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I am trying to achieve the following using c++ template metaprogramming. I wish to build up a list of types and then collect these types together and do further compile-time processing on the list. So for example:


class Foo { ... };


class Bar { ... };


#include "foo.h"
#include "bar.h"

struct list_of_types {
  typedef /* INSERT ANY CODE HERE */ type;

I can insert any code into the slots above, so long as list_of_types::type resolves to some representation (e.g. a boost::mpl::vector) of a list containing the types Foo and Bar. The following restrictions apply:

  1. The code in foo.h should not know about the code in bar.h, and vice versa. It should be possible to change the order of #include directives in main.h and not change any other code.

  2. The code in main.h should not have to change if I include further headers that add further types to the list.

  3. The list of types must be available at compile time. I am planning to do further metaprogramming involving the list.

share|improve this question
@Jarod42 How does std::tuple help here? Point 2 is a very sensible requirement – this makes the code open to extension without requiring change to existing code. – Konrad Rudolph Sep 9 '13 at 15:39
Loki typelist? – Adam Burry Sep 9 '13 at 15:47
@AdamBurry: the main challenge is finding a way to build up lists in this way. There are many ways of representing lists of types (such as boost::mpl::vector or the possibilities you mentioned), but this is not the core issue. – Alex Flint Sep 9 '13 at 16:09
It seems to me that you are going to need code in your headers to register the types with the type list. – Adam Burry Sep 9 '13 at 16:32
up vote 13 down vote accepted

A solution utilizing a common header, variadic templates and a macro:

// Header common.h

// A distinct Void type
struct Void {};

template <typename ...> struct concat;

template <template <typename ...> class List, typename T>
struct concat<List<Void>, T>
    typedef List<T> type;

template <template <typename ...> class List, typename ...Types, typename T>
struct concat<List<Types...>, T>
    typedef List<Types..., T> type;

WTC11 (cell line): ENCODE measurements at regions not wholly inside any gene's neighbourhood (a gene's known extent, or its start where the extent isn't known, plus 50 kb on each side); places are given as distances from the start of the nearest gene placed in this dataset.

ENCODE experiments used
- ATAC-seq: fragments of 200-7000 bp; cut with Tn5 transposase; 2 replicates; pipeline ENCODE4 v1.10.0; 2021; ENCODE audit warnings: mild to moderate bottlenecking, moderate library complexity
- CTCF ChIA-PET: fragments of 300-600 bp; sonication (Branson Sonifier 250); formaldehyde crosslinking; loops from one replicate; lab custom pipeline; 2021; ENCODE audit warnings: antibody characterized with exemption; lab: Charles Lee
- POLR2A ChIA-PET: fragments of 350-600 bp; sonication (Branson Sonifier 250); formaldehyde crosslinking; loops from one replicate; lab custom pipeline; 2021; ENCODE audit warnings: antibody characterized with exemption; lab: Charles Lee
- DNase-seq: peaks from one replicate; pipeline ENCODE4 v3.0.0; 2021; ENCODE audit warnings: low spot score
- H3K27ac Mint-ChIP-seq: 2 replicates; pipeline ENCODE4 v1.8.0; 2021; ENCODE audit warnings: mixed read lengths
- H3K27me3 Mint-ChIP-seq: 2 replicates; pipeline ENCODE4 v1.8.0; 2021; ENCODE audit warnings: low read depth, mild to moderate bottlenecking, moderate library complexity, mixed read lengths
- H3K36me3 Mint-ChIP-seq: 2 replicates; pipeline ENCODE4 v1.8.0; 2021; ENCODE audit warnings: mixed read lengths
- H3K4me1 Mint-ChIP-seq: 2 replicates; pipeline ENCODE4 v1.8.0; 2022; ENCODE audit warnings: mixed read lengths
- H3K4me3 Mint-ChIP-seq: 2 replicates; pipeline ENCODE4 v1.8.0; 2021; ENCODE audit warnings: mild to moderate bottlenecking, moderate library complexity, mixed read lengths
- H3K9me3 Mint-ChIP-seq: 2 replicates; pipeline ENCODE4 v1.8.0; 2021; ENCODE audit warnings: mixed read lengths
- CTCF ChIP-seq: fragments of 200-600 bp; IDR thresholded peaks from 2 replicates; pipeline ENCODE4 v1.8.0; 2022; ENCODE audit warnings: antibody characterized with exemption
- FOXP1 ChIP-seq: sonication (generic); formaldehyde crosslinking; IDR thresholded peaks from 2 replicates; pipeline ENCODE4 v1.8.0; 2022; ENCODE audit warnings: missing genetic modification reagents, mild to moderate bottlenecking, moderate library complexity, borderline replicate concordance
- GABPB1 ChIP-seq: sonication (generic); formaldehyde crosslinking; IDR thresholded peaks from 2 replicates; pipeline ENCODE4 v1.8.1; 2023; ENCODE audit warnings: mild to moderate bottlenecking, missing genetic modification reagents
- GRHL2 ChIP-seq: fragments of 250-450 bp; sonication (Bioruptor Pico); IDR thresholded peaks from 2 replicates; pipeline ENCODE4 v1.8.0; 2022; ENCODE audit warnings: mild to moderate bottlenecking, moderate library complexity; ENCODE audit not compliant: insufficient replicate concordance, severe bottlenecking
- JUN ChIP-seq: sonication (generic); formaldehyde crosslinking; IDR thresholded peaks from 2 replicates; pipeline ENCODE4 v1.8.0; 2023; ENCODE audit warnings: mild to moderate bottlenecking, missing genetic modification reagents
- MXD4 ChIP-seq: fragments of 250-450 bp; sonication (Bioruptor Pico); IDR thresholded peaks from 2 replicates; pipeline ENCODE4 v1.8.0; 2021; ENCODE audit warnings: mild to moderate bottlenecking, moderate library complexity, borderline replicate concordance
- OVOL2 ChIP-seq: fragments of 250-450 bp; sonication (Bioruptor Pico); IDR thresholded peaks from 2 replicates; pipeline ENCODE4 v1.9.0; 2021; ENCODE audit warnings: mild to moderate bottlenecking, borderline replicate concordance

template <typename...> struct TypeList {};

template <>
struct TypeList<Void> {};
typedef TypeList<Void> TypelistVoid;
#define TYPE_LIST TypelistVoid

// Header foo.h
// #include <common.h>

class Foo { };

typedef typename concat<TYPE_LIST, Foo>::type TypeListFoo;
#undef TYPE_LIST
#define TYPE_LIST TypeListFoo

// Header bar.h
// #include <common.h>

class Bar { };

typedef typename concat<TYPE_LIST, Bar>::type TypeListBar;
#undef TYPE_LIST
#define TYPE_LIST TypeListBar

// Header main.h 
// #include "foo.h"
// #include "bar.h"

struct list_of_types {
    typedef TYPE_LIST type;
// Or just typedef TYPE_LIST list_of_types;

// Test
#include <iostream>
#include <typeinfo>

template <template <typename ...> class List, typename T, typename ...Types>
void info();

template <typename T, typename ...Types>
inline void info(TypeList<T, Types...>) {
    std::cout << typeid(T).name() << std::endl;

template <typename T>
inline void info(TypeList<T>) {
    std::cout << typeid(T).name() << std::endl;

int main() {
    return 0;
share|improve this answer
Ahh yes this does it. Good idea to use a preprocesor symbol to store the changing global "state" of the list. As an aside, I was hoping to be able to wrap up the code that gets put into foo.h and bar.h with a macro like REGISTER_TYPE, but I guess with this scheme that isn't quite possible. You've definitely answered my question though - thank you! – Alex Flint Sep 9 '13 at 19:12
I've found a different solution which only needs macros not includes, see – Ambroz Bizjak Jun 7 '14 at 0:57

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